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Friday, January 28, 2022
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(Below is the transcript of the Yom Hazikaron Address delivered this past Wednesday night to the YU student body.)

I have no idea of what it means to be a Chayal.

To go through the training to become a combat soldier in the IDF.

To trek 45 miles in less than 24 hours while carrying 60 lbs of gear.

To climb the steepest part of the Hermon while supporting a stretcher is something that is beyond my grasp.

I have no comprehension of what it is like to be taught to breathe and shoot at targets 2 football fields away but cautioned that precision is essential in order to insure, not mission objectives, but mission success that the civilian standing adjacent to the enemy combatant is protected, for we are all created b’tzelem Elokim (in the image of God).

Yet I am a parent of a soldier, and I know how it feels to be a parent of a soldier. As I stand here tonight I know exactly where my sons, daughter and daughters in law are but only have some vague idea where Yosef our chayal son is.

When young people in this country tell their parents that they are going out for the night – it is understood that they are hanging with friends, attending a party, participating in a shiur or enjoying some food at a trendy restaurant

But when your child is a chayal going out for the night can be to patrol through the streets of Shechem, to stand on the borders of Gaza, Egypt, Syria, Lebanon, or to lay in wait in the high grass providing protection against those who wish to cut down our people

When your children do not return your text or call back - you simply assume they are busy with friends, in the library working on a paper, studying for a test, perhaps in the Beit Midrash, maybe on a date, or most likely not in the mood to talk to one of their nudgy parents.

But when your son is a chayal and he doesn’t respond to your texts or you don’t hear from him for a week you assume he is somewhere that having a cell phone on his person, even turned off, is dangerous.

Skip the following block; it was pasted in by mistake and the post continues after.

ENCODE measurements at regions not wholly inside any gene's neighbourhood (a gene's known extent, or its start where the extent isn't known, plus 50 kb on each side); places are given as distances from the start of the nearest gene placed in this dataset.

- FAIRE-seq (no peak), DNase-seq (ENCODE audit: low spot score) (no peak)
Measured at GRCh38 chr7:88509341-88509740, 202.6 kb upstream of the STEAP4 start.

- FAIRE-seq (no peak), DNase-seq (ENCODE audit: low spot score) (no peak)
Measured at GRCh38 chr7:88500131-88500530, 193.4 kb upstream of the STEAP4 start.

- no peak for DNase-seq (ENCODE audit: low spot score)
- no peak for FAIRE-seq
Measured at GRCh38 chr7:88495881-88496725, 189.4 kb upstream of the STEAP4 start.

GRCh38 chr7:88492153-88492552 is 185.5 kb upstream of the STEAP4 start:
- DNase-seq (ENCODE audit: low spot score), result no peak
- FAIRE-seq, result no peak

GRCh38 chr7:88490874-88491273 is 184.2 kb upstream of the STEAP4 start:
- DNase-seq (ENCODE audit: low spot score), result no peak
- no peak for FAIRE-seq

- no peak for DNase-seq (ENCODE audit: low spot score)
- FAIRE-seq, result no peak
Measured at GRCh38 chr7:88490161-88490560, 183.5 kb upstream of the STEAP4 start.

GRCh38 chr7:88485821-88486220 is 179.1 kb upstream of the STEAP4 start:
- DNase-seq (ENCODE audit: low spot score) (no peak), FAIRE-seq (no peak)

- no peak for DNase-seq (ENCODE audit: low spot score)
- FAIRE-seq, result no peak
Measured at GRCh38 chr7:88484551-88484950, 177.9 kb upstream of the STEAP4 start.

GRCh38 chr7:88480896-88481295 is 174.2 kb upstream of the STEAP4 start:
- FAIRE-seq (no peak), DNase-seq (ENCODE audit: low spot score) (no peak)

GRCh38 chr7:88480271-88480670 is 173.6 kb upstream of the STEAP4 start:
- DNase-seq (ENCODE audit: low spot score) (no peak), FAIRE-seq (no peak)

It is Rav Lichtenstein zt”l who wrote:

“The yeshivah prescribes military service as a means to an end. That end is the enrichment of personal and communal spiritual life, the realization of that great moral and religious vision whose fulfilment is our national destiny; and everything else (even a parents piece of mind) is wholly subservient.”

It is this mindset that inspired our son to enter the army and was at the core of the conversations that he had with Rav Lichtenstein and yibadal bein chayim l’chayim his son Rav Moshe as he formed his decision to serve.

But I also know that there are no guarantees in life and I wonder on a daily basis, is my army son warm on the hilltop that he is patrolling or in the pillbox in which he is stationed, is he today in harms way or please God have a boring day.

One of the students from Yeshivat Kol Torah approached Rabbi Shlomo Zalman Auerbach to seek permission to travel to the Galil while yeshiva was in session, in order to pray at the graves of the righteous.

After listening, Rav Shlomo Zalman replied, “To pray at the graves of the righteous, you don’t need to go to the Galil. Go instead to Har Herzl, to the graves of the soldiers who died in sanctification of God’s name.”

Since the day he began his service, we sleep with a phone next to our pillow – and our sleep, except for the days he is on re’gilah –(time off from the army), is never completely restful.

When Yosef stops a car or enters a home to check for terrorists do the inhabitants know that this soldier is just a boy, with a heart of a poet, who is deeply committed to the protection of his people but pained for the privacy he has invaded?